Bout, who has said in interviews that he was born in Tajikistan in 1967, studied languages ​​at the Soviet Military Institute of Foreign Languages ​​in Moscow. He said he was pushed into studying Portuguese and later sent to Angola to work as a translator with the Soviet air force.

Military institutes were key recruitment grounds for the GRU (the more refined KGB, meanwhile, stuck to universities), experts say. And while his links to Sechin are unclear, both studied Portuguese and overlapped with the Soviet military in Mozambique.

Shortly after the collapse of the Soviet Union, Bout, like many others who saw opportunity to profit amid chaos, became an entrepreneur. He used a small fleet of Soviet-made Antonov An-8 planes to set up an airfreight business and was apparently willing to take risks that others wouldn’t, flying to war zones and failed states.

Bout is also believed to have access to something more valuable than planes: knowledge of the fate of the Soviet Union’s enormous caches of weapons.

“He was moving out weapons for a decade, from places like Ukraine,” said Douglas Farah, the president of the national security firm IBI Consultants and the co-author of a book about Bout.

By 2000, Bout was one of the world’s most notorious traffickers. He was dubbed “the leading merchant of death” in Britain’s Parliament, and was named in UN reports for supplying heavy weaponry to a rebel movement in Angola as well as Liberia’s Charles Taylor, then supporting a deadly civil war in neighboring Sierra Leone.

The extent to which Bout was working for Russian military interests is debated. Farah said he believed that given the scale of military equipment being moved, such work may have been tacitly approved by the GRU.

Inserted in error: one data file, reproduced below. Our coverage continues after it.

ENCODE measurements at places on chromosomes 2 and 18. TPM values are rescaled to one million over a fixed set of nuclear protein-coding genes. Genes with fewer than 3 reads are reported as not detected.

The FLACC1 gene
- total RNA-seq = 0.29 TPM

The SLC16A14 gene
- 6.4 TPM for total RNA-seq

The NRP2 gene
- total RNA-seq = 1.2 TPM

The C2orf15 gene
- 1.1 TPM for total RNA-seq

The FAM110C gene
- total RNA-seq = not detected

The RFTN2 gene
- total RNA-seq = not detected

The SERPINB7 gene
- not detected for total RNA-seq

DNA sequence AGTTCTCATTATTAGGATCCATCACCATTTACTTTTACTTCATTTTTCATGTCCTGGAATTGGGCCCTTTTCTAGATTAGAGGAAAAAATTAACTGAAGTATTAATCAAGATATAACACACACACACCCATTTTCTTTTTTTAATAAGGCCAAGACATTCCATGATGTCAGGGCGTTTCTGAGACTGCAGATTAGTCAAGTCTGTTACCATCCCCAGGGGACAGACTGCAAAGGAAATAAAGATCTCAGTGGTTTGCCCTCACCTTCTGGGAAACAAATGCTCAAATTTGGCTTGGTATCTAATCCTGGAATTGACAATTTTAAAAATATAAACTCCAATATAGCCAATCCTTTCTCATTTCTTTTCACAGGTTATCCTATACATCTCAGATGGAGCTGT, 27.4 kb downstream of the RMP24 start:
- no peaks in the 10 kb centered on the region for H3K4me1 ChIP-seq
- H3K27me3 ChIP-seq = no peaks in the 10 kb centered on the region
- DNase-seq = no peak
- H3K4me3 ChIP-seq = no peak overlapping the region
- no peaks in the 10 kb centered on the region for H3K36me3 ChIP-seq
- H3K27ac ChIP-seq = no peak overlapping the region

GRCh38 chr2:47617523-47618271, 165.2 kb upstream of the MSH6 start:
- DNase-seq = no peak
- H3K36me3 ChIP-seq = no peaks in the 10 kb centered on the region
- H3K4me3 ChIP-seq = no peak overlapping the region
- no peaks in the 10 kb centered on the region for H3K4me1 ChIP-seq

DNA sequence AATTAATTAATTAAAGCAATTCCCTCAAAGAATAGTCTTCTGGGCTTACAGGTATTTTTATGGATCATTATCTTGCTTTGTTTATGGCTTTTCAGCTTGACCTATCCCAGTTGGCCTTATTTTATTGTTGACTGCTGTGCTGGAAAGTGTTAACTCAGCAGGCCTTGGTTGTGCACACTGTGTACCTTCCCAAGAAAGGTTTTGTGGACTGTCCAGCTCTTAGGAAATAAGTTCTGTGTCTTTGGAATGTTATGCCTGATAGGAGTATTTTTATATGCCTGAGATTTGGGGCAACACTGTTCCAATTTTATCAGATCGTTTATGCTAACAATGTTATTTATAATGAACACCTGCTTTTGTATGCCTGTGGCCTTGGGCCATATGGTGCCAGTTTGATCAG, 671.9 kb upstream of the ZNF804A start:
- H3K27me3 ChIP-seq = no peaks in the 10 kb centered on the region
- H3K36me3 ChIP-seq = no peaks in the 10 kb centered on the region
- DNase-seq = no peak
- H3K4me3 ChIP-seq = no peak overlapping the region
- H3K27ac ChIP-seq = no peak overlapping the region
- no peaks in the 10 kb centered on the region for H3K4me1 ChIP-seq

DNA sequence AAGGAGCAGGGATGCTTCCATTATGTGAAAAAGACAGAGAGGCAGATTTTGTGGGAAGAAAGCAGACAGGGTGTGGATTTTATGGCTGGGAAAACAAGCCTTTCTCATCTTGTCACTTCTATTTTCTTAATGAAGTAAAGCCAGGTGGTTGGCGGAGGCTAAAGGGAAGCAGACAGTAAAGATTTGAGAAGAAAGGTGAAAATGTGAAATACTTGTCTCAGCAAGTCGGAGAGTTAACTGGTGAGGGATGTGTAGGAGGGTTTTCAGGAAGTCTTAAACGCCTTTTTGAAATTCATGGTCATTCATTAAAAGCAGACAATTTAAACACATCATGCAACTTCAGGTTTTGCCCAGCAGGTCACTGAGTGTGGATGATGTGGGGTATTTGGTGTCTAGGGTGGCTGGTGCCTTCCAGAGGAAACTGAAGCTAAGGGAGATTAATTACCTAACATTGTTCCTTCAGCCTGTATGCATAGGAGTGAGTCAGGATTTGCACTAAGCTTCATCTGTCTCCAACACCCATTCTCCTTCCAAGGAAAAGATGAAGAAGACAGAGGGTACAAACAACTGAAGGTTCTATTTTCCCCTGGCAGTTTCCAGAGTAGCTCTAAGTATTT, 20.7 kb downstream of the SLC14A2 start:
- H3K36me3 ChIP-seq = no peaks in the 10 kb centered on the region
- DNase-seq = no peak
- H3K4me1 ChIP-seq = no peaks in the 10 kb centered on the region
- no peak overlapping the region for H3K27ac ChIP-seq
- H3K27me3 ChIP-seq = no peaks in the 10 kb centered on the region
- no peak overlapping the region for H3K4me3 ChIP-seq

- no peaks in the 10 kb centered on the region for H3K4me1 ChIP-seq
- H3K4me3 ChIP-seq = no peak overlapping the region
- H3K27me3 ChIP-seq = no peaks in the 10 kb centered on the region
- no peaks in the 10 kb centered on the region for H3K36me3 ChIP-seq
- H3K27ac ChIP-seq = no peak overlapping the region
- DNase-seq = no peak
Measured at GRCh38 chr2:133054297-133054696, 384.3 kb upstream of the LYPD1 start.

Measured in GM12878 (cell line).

Wolensky said Bout came to the Clinton administration’s attention because he was disrupting peace processes that the president was backing across Africa.

“In some cases, he was arming both sides of the conflict,” Wolensky said.

Amid increasing international pressure, including an Interpol arrest warrant issued in 2004, Bout returned to Moscow.

By many accounts, Bout at that time stepped back from his most intense work in the arms trade. He lived in Golitsyno, a small town outside Moscow. A friend visiting his home in 2008 later noted that it was filled with books as well as, surprisingly, a DVD of the 2005 Nicolas Cage film “Lord of War,” which was reportedly inspired by Bout’s life.

Unfortunately for him, that guest — former South African intelligence agent Andrew Smulian — was working for the DEA.

Bout was arrested later in Thailand, where he had been secretly recorded by the DEA organizing the purchase of 100 surface-to-air missiles, 20,000 AK-47 rifles, 20,000 fragment grenades, 740 mortars, 350 sniper rifles, five tons of C- 4 explosives and 10 million rounds of ammunition for people he thought were agents for the Revolutionary Armed Forces of Colombia (FARC), an insurgent group.

The elaborate sting operation got around a key problem in the US pursuit of Bout: He hadn’t broken any US laws. In 2011, a federal court in New York found him guilty of a variety of charges, including conspiracy to kill US nationals.

Russian officials have complained particularly about the aggressive and unusual targeting of Bout.

But the recording of Bout helped make the broader argument that he wasn’t a simple businessman. When the agents posing as buyers for the FARC said the weapons would be used against US Air Force pilots working with the Colombian government, Bout could be heard telling them they had “the same enemy.”

“It’s not business,” he said. “It’s my fight.”